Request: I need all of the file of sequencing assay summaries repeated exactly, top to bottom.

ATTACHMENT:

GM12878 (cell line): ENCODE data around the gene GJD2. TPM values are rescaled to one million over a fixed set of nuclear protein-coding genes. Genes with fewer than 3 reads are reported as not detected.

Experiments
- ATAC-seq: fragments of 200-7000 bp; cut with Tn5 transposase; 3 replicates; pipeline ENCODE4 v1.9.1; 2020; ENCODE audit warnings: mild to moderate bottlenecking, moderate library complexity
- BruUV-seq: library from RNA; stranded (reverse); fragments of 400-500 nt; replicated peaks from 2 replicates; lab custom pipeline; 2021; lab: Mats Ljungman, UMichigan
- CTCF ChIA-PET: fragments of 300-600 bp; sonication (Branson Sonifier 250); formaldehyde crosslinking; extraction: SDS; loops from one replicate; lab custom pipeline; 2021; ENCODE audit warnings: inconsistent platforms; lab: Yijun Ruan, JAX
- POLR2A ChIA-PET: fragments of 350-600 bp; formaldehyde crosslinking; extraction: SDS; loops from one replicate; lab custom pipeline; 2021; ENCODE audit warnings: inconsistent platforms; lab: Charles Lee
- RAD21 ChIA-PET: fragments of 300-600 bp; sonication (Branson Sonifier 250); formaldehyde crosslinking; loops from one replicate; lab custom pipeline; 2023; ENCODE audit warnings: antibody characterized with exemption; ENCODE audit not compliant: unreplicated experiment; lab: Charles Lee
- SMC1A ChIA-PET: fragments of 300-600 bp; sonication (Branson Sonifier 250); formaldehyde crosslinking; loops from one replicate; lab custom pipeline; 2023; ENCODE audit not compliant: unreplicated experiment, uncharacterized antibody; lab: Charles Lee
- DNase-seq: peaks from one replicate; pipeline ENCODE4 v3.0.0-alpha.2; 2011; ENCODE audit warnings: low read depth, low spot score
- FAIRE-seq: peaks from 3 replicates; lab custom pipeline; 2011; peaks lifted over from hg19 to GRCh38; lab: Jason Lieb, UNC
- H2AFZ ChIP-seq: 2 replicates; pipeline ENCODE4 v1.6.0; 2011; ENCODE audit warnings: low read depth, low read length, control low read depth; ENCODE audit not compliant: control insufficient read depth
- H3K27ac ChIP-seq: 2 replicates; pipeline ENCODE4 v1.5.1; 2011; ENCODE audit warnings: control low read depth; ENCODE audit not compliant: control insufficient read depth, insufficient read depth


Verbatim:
GM12878 (cell line): ENCODE data around the gene GJD2. TPM values are rescaled to one million over a fixed set of nuclear protein-coding genes. Genes with fewer than 3 reads are reported as not detected.

Experiments
- ATAC-seq: fragments of 200-7000 bp; cut with Tn5 transposase; 3 replicates; pipeline ENCODE4 v1.9.1; 2020; ENCODE audit warnings: mild to moderate bottlenecking, moderate library complexity
- BruUV-seq: library from RNA; stranded (reverse); fragments of 400-500 nt; replicated peaks from 2 replicates; lab custom pipeline; 2021; lab: Mats Ljungman, UMichigan
- CTCF ChIA-PET: fragments of 300-600 bp; sonication (Branson Sonifier 250); formaldehyde crosslinking; extraction: SDS; loops from one replicate; lab custom pipeline; 2021; ENCODE audit warnings: inconsistent platforms; lab: Yijun Ruan, JAX
- POLR2A ChIA-PET: fragments of 350-600 bp; formaldehyde crosslinking; extraction: SDS; loops from one replicate; lab custom pipeline; 2021; ENCODE audit warnings: inconsistent platforms; lab: Charles Lee
- RAD21 ChIA-PET: fragments of 300-600 bp; sonication (Branson Sonifier 250); formaldehyde crosslinking; loops from one replicate; lab custom pipeline; 2023; ENCODE audit warnings: antibody characterized with exemption; ENCODE audit not compliant: unreplicated experiment; lab: Charles Lee
- SMC1A ChIA-PET: fragments of 300-600 bp; sonication (Branson Sonifier 250); formaldehyde crosslinking; loops from one replicate; lab custom pipeline; 2023; ENCODE audit not compliant: unreplicated experiment, uncharacterized antibody; lab: Charles Lee
- DNase-seq: peaks from one replicate; pipeline ENCODE4 v3.0.0-alpha.2; 2011; ENCODE audit warnings: low read depth, low spot score
- FAIRE-seq: peaks from 3 replicates; lab custom pipeline; 2011; peaks lifted over from hg19 to GRCh38; lab: Jason Lieb, UNC
- H2AFZ ChIP-seq: 2 replicates; pipeline ENCODE4 v1.6.0; 2011; ENCODE audit warnings: low read depth, low read length, control low read depth; ENCODE audit not compliant: control insufficient read depth
- H3K27ac ChIP-seq: 2 replicates; pipeline ENCODE4 v1.5.1; 2011; ENCODE audit warnings: control low read depth; ENCODE audit not compliant: control insufficient read depth, insufficient read depth